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Emerging therapies for gait disability and balance impairment: Promises and pitfalls

Authors

  • Walter Maetzler MD,

    1. Hertie Institute for Clinical Brain Research, Department of Neurodegeneration, Center of Neurology, University of Tübingen, Tübingen, Germany
    2. German Center for Neurodegenerative Diseases (DNZE), Tübingen, Germany
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  • Freek Nieuwhof,

    1. Department of Geriatric Medicine, Donders Institute for Brain, Cognition, and Behavior, Radboud University Nijmegen Medical Center, Nijmegen, the Netherlands
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  • Sandra E. Hasmann,

    1. Hertie Institute for Clinical Brain Research, Department of Neurodegeneration, Center of Neurology, University of Tübingen, Tübingen, Germany
    2. German Center for Neurodegenerative Diseases (DNZE), Tübingen, Germany
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  • Bastiaan R. Bloem MD, PhD

    Corresponding author
    1. Department of Neurology and Parkinson Center, Donders Institute for Brain, Cognition, and Behavior, Radboud University Nijmegen Medical Center, Nijmegen, Nijmegen, the Netherlands
    • Correspondence to: Dr. Bastiaan R. Bloem, Professor of Neurology, Medical Director, Parkinson Centre Nijmegen (ParC), Department of Neurology, 935, Radboud University Nijmegen Medical Centre, PO Box 9101, 6500 HB Nijmegen, the Netherlands; b.bloem@neuro.umcn.nl

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  • Funding agencies: The present research is part of the European Union project SENSE-PARK, funded under the Seventh Framework Programme, Cooperation-ICT (grant agreement no. 288557). Sandra E. Hasmann was supported by an Interdisciplinary Center for Clinical Research (IZKF) grant from the University of Tubingen. Bastiaan R. Bloem was supported by a research grant from the Stichting Internationaal Parkinson Fonds.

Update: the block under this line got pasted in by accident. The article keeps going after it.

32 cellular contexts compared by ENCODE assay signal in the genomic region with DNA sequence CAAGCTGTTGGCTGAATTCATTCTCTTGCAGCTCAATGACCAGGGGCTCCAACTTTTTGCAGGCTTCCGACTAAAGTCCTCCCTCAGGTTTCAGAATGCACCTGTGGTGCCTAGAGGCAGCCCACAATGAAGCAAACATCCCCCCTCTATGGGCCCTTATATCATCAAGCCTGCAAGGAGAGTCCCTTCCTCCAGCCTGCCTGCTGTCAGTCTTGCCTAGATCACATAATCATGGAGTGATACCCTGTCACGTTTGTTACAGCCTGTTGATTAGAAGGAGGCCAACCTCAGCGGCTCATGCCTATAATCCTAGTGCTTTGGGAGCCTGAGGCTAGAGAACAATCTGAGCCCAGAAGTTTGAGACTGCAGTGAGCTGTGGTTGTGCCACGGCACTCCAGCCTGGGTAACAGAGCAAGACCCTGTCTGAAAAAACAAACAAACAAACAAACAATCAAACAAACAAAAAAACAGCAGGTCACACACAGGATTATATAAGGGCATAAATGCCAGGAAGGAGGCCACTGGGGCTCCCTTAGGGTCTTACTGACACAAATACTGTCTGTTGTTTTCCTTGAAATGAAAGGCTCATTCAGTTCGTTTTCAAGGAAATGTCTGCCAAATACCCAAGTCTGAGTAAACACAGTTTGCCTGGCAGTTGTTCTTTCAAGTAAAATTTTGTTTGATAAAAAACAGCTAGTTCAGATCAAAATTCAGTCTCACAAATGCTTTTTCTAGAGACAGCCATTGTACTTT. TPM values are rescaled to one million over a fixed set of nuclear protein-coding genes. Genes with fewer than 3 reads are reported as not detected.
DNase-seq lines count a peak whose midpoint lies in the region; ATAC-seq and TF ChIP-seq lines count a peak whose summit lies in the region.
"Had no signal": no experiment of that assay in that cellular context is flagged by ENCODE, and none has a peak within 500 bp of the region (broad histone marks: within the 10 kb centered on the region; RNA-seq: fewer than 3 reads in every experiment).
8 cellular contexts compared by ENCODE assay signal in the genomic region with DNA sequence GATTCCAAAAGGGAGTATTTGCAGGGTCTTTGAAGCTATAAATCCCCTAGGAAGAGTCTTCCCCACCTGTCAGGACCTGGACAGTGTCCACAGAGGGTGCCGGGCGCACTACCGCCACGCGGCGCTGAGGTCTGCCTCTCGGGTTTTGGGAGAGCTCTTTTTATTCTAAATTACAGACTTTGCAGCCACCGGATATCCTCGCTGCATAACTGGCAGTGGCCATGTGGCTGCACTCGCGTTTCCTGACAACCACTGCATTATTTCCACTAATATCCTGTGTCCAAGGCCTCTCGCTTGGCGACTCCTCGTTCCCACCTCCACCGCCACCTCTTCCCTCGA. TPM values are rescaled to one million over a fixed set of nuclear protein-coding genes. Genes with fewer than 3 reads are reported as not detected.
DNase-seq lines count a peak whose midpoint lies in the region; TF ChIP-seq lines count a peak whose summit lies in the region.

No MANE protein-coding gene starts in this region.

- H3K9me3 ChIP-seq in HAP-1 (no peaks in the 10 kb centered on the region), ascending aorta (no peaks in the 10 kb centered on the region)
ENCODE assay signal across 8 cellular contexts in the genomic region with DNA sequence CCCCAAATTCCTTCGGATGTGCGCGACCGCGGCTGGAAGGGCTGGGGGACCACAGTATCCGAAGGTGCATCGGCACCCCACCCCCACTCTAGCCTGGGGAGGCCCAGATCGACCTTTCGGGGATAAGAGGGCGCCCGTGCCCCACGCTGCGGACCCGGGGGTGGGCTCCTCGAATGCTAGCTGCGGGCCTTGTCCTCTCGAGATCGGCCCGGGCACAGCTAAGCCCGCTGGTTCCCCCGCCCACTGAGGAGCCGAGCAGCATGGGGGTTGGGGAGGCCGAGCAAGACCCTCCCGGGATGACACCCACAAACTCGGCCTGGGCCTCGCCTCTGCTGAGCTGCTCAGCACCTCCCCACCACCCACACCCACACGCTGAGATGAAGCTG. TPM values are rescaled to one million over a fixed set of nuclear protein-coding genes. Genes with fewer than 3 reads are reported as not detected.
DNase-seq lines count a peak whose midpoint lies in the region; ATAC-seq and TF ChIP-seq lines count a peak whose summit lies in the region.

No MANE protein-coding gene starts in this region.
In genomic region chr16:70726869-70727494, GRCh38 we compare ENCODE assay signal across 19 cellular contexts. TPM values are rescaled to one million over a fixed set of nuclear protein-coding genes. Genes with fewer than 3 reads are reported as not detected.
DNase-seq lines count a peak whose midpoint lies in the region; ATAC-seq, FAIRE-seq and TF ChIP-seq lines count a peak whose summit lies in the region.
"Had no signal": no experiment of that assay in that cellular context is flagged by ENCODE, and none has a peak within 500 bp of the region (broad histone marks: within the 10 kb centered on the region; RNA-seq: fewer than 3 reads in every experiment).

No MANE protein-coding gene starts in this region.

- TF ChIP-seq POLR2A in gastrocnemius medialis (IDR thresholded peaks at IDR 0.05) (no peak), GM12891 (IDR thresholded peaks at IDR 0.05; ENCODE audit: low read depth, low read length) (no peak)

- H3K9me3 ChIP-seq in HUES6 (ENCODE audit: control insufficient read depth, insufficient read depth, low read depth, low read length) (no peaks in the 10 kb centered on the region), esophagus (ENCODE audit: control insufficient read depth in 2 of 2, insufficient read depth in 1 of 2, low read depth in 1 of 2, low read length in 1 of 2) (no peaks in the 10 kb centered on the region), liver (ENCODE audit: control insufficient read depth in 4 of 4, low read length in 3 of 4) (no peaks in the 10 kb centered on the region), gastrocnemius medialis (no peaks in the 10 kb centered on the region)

• Relevant conflicts of interest/financial disclosures: Nothing to report.

  • Full financial disclosures and author roles may be found in the online version of this article.

ABSTRACT

Therapeutic management of gait and balance impairment during aging and neurodegeneration has long been a neglected topic. This has changed considerably during recent years, for several reasons: (1) an increasing recognition that gait and balance deficits are among the most relevant determinants of an impaired quality of life and increased mortality for affected individuals; (2) the arrival of new technology, which has allowed for new insights into the anatomy and functional (dis)integrity of gait and balance circuits; and (3) based in part on these improved insights, the development of new, more specific treatment strategies in the field of pharmacotherapy, deep brain surgery, and physiotherapy. The initial experience with these emerging treatments is encouraging, although much work remains to be done. The objective of this narrative review is to discuss several promising developments in the field of gait and balance treatment. We also address several pitfalls that can potentially hinder a fast and efficient continuation of this vital progress. Important issues that should be considered in future research include a clear differentiation between gait and balance as two distinctive targets for treatment and recognition of compensatory mechanisms as a separate target for therapeutic intervention. © 2013 International Parkinson and Movement Disorder Society

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